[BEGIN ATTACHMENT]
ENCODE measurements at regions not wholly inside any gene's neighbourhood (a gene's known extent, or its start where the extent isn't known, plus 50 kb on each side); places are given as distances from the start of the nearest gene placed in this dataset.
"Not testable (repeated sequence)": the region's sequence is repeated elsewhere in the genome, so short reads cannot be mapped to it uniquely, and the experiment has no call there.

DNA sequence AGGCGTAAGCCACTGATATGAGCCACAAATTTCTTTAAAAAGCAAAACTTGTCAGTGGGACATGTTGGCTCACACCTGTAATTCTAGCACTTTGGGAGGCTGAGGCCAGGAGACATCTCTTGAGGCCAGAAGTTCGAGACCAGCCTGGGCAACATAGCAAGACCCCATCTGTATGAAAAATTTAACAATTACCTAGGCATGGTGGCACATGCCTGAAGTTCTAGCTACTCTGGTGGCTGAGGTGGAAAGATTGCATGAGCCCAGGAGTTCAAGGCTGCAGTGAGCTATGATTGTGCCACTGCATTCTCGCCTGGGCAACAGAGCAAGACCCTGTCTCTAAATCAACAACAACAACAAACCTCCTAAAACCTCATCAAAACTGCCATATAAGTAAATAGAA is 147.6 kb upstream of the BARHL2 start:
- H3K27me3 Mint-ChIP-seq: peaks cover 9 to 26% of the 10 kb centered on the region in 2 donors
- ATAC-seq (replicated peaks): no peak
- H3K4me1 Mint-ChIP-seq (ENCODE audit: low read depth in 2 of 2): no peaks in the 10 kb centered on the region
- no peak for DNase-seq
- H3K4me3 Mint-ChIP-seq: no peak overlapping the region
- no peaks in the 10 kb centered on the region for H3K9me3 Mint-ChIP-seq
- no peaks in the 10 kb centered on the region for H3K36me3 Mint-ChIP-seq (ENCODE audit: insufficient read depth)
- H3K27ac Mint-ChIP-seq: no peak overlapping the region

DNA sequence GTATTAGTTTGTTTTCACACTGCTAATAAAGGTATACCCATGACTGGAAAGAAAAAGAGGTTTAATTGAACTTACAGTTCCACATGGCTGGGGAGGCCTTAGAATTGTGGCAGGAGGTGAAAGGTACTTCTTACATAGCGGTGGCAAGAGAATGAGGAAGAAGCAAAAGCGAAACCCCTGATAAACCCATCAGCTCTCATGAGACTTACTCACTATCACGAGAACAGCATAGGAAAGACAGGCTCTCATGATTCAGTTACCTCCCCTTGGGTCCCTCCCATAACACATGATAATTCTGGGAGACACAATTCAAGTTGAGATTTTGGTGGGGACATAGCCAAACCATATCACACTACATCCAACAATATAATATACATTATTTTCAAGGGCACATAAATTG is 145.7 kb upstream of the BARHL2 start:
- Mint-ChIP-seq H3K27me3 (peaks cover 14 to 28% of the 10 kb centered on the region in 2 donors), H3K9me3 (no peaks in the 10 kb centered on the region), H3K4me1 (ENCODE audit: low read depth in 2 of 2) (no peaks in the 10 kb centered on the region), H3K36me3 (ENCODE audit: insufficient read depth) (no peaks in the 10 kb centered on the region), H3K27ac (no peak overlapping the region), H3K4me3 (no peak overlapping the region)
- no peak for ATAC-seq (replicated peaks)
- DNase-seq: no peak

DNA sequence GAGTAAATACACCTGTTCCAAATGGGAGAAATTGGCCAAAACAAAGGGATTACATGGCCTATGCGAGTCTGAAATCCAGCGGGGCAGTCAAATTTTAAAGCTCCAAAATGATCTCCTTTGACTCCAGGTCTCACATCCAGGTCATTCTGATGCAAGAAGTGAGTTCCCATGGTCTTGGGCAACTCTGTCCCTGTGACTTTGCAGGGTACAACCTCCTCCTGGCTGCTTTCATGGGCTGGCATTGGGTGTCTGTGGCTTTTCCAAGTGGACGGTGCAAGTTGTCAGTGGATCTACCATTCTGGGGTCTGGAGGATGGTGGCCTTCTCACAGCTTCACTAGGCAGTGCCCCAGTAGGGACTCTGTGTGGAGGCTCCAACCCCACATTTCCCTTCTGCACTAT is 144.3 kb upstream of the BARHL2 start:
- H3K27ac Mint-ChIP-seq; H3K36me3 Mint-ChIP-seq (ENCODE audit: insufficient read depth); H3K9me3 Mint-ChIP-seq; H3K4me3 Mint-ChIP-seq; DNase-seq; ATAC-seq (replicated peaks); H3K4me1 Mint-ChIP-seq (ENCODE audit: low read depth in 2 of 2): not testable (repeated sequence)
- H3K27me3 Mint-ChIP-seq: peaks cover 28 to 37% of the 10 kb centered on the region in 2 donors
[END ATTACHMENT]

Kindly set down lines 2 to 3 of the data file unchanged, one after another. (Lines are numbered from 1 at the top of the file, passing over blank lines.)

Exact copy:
"Not testable (repeated sequence)": the region's sequence is repeated elsewhere in the genome, so short reads cannot be mapped to it uniquely, and the experiment has no call there.

DNA sequence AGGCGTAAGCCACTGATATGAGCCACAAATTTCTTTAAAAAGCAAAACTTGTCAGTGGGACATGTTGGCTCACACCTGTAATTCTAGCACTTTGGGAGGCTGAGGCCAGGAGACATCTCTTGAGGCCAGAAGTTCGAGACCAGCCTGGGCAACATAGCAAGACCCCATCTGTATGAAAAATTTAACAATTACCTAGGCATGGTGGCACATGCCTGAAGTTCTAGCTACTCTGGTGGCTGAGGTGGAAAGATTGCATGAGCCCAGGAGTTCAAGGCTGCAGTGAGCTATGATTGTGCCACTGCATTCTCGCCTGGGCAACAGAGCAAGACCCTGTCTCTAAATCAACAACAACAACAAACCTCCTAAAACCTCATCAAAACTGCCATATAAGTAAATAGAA is 147.6 kb upstream of the BARHL2 start: